All educators, and people interested in gifted education, are invited to join the Educators Guild Discussion Group on Facebook and contribute to the ongoing conversation about how to best serve the academic needs of our nation’s brightest students.

       Gifted News
      National Association for Gifted Children (NAGC) 2012 National Convention
    NAGCWith more than 500 content-rich sessions on issues ranging from “Curriculum Studies” to “Professional Development,” the 59th annual NAGC Convention, Nov. 15 through Nov. 18 in Denver, Colo. provides an excellent opportunity to learn alongside, and network with, colleagues. At each presentation, parents, educators and those interested in gifted education will be provided with “take-away” tools and classroom resources.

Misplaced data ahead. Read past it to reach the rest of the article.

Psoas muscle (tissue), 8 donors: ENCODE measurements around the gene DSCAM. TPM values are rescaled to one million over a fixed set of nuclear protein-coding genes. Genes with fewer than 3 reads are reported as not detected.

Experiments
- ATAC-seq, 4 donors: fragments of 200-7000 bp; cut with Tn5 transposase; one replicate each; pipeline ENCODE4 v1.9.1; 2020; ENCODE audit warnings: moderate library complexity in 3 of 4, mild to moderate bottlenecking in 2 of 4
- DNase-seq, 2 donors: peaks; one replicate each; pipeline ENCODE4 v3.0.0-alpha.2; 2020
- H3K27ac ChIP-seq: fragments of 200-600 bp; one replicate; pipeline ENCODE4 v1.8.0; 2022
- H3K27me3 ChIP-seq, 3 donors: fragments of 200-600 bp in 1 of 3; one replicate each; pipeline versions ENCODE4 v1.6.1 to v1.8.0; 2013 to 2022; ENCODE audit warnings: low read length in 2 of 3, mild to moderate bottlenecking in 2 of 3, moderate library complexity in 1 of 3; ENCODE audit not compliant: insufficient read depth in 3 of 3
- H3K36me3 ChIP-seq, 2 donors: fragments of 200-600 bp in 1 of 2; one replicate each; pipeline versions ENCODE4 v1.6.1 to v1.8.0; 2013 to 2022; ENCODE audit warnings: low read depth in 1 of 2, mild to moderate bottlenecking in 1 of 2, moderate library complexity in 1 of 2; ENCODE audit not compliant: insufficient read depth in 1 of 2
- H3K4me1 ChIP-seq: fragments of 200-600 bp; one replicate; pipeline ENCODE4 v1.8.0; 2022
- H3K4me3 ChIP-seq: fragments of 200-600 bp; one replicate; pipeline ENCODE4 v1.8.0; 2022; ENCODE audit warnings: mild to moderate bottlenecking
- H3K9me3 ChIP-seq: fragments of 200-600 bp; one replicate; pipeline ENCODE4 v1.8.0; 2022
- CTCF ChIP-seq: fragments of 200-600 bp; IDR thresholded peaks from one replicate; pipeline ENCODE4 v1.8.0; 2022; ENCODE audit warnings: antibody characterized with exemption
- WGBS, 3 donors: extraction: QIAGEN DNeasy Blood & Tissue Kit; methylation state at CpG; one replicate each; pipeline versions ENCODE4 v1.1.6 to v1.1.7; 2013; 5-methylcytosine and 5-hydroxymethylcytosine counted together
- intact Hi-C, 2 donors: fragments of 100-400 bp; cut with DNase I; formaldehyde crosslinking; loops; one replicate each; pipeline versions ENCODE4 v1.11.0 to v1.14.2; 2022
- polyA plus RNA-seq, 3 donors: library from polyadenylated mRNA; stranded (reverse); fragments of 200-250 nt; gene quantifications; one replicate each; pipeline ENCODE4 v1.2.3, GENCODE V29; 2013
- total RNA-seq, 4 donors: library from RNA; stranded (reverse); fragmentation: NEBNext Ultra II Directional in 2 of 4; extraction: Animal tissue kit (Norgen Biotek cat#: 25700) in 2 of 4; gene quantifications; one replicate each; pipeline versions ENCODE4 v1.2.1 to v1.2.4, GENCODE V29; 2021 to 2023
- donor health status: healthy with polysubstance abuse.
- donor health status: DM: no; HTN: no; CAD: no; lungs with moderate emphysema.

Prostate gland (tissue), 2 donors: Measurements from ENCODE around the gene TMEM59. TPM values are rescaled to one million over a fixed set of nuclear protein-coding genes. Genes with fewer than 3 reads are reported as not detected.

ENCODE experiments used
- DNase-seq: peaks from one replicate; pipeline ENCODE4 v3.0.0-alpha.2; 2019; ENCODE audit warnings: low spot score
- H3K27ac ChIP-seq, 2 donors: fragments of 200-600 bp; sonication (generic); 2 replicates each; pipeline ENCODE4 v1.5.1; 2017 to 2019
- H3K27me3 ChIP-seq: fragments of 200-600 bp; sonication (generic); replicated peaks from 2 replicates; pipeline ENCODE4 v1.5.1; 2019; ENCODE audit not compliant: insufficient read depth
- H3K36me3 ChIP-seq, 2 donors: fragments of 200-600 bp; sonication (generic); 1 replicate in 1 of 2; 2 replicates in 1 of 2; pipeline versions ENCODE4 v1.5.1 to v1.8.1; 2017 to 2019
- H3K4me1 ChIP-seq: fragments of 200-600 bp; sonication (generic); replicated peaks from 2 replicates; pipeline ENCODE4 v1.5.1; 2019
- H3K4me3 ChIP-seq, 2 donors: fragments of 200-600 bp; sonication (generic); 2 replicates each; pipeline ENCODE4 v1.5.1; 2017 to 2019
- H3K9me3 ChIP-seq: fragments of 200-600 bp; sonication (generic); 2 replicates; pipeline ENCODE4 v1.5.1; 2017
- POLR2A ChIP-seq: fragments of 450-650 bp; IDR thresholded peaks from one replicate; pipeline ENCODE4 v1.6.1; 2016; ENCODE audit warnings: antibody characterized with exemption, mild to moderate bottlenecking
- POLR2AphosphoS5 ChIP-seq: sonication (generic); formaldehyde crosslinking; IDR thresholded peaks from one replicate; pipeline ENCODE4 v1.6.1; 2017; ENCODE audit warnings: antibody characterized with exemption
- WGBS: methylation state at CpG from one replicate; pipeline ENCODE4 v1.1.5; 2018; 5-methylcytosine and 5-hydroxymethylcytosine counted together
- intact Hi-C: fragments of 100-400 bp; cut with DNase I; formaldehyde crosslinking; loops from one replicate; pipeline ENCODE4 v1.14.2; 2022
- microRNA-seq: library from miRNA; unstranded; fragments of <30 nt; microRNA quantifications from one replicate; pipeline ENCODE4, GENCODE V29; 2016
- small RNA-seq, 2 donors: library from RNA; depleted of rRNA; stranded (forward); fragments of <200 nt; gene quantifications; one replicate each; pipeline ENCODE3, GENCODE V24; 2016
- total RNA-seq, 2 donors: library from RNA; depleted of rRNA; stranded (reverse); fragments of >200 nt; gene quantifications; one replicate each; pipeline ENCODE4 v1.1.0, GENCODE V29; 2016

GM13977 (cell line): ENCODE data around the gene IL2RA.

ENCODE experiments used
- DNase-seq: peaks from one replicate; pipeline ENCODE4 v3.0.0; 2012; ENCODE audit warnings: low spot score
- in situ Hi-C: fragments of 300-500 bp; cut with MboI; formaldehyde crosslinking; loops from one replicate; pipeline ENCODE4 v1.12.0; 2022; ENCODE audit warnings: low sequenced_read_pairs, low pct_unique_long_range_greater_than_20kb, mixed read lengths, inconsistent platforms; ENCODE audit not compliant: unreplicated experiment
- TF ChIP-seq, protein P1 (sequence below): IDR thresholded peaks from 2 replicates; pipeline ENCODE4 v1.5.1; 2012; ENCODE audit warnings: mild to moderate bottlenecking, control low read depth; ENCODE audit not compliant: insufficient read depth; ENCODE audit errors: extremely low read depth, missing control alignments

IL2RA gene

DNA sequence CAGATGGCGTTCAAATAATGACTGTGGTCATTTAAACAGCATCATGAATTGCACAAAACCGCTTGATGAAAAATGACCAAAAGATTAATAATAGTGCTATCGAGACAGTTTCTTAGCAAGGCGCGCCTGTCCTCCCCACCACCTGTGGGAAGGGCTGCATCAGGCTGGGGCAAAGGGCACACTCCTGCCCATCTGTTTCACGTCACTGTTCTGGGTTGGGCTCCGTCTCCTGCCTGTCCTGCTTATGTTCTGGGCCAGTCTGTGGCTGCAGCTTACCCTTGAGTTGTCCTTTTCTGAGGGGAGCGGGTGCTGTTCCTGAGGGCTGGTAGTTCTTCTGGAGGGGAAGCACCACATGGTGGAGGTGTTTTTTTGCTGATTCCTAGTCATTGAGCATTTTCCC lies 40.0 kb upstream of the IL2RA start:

SENGSupporting Emotional Needs of the Gifted (SENG) Updates
    The nonprofit organization called Supporting Emotional Needs of the Gifted (SENG) recently printed a new misdiagnosis brochure and a gifted resource bookmark, which they are distributing nationwide to pediatrician offices and to other relevant audiences. Learn more about these materials by reading the lead article in SENG’s October Newsletter. You can also view the brochure (PDF) directly.

    FordhamTwo New Thought-Provoking Education Books